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47. Re: CoD DoS Arrest Dec 11, 2010, 02:10 Safety Helmet
 
Flatline wrote on Dec 10, 2010, 21:27:

Wrong.

It's a legally binding contract. While in the US you can't sign away certain rights within a contract, it is legally binding generally speaking. I imagine most countries are similar in nature.

Besides, he's apparently being prosecuted under an existing English law, not the EULA. It's a shaky accusation, because you have to legally prove that a CoD server qualifies as part of the infrastructure of the internet. I'd argue, strongly, that it isn't.

I imagine he won't go to prison, but that they're trying to scare the bejeebus out of him and make him an example.

Heck, the kid should sue Activision for criminal negligence and harassment since he's a minor and their EULA did not specifically say not do to this in terms a 17 year old would comprehend.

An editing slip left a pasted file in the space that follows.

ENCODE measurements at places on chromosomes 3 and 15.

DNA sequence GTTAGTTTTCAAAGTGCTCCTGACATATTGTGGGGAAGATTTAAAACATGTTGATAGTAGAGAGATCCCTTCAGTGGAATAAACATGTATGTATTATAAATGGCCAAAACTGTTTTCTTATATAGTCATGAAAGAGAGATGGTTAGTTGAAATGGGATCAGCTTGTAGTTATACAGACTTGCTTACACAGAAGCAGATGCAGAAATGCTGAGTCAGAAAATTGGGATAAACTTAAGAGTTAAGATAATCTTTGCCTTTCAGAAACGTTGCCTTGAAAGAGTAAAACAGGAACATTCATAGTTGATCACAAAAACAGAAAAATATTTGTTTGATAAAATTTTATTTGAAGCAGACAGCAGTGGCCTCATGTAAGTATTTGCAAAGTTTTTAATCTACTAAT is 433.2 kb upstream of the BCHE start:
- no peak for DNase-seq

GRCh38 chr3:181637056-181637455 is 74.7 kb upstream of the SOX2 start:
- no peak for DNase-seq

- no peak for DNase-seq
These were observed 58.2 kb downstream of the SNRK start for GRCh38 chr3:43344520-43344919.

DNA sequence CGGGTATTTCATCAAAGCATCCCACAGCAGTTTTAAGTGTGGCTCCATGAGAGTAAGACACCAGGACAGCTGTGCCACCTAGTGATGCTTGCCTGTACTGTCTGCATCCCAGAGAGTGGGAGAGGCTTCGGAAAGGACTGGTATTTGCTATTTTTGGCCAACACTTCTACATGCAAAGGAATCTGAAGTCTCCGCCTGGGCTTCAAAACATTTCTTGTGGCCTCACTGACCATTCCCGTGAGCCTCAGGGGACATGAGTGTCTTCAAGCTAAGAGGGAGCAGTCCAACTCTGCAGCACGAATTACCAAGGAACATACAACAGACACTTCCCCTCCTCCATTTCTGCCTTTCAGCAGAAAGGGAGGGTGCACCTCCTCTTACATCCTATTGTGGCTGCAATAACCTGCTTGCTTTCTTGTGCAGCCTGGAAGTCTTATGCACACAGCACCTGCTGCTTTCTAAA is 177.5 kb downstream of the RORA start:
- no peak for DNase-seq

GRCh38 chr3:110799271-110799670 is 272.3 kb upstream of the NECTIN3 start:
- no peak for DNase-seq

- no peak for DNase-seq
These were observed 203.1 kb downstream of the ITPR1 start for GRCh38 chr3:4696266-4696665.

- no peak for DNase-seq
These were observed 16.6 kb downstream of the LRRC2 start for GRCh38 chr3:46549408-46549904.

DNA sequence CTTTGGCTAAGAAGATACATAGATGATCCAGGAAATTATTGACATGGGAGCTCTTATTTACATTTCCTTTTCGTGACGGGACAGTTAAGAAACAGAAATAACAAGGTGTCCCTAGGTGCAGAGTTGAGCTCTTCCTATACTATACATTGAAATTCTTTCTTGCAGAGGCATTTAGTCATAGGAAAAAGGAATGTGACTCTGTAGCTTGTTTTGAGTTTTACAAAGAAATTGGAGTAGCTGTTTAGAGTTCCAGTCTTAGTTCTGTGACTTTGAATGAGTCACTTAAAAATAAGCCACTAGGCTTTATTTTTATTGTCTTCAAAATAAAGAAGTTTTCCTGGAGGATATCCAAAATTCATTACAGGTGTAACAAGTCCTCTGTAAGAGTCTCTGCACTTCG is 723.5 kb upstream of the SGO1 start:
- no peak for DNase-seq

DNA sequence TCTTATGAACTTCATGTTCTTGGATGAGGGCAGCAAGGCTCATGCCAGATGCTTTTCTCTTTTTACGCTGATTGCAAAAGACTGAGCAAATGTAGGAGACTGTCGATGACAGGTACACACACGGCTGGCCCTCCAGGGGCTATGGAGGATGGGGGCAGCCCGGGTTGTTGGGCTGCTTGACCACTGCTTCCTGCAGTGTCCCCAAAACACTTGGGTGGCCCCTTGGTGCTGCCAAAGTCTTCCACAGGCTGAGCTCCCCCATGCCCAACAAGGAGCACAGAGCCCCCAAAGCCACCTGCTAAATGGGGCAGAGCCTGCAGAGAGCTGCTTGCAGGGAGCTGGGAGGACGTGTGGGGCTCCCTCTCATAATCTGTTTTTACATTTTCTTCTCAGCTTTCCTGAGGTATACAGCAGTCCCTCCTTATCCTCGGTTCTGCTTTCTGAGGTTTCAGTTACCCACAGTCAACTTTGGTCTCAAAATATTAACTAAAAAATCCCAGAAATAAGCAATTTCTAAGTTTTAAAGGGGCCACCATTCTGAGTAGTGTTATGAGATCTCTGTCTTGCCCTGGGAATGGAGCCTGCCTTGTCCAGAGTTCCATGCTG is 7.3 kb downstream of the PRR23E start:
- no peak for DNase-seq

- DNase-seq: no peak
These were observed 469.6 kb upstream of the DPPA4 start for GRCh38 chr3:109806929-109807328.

Ignorance generally is not a valid legal defense. Besides, that's a civil matter, he's in trouble for a criminal matter.

Actually it's not a legally binding contract. This has been proven as such time and again in court. It may cover some items related to actual laws, but the contract on the whole can contain any verbiage they want. It's an agreement in writing, which just happens to hold more water than an agreement that you shake hands on.

Ignorance is an excellent defense, and offense. Why do you think we have so many obvious signs and warning labels?

Lastly, it's not ignorance that he should claim, it's the fact he's a minor and probably isn't technically "legal" to agree to any kind of contract with a corporate entity.

This comment was edited on Dec 11, 2010, 02:50.
 
 
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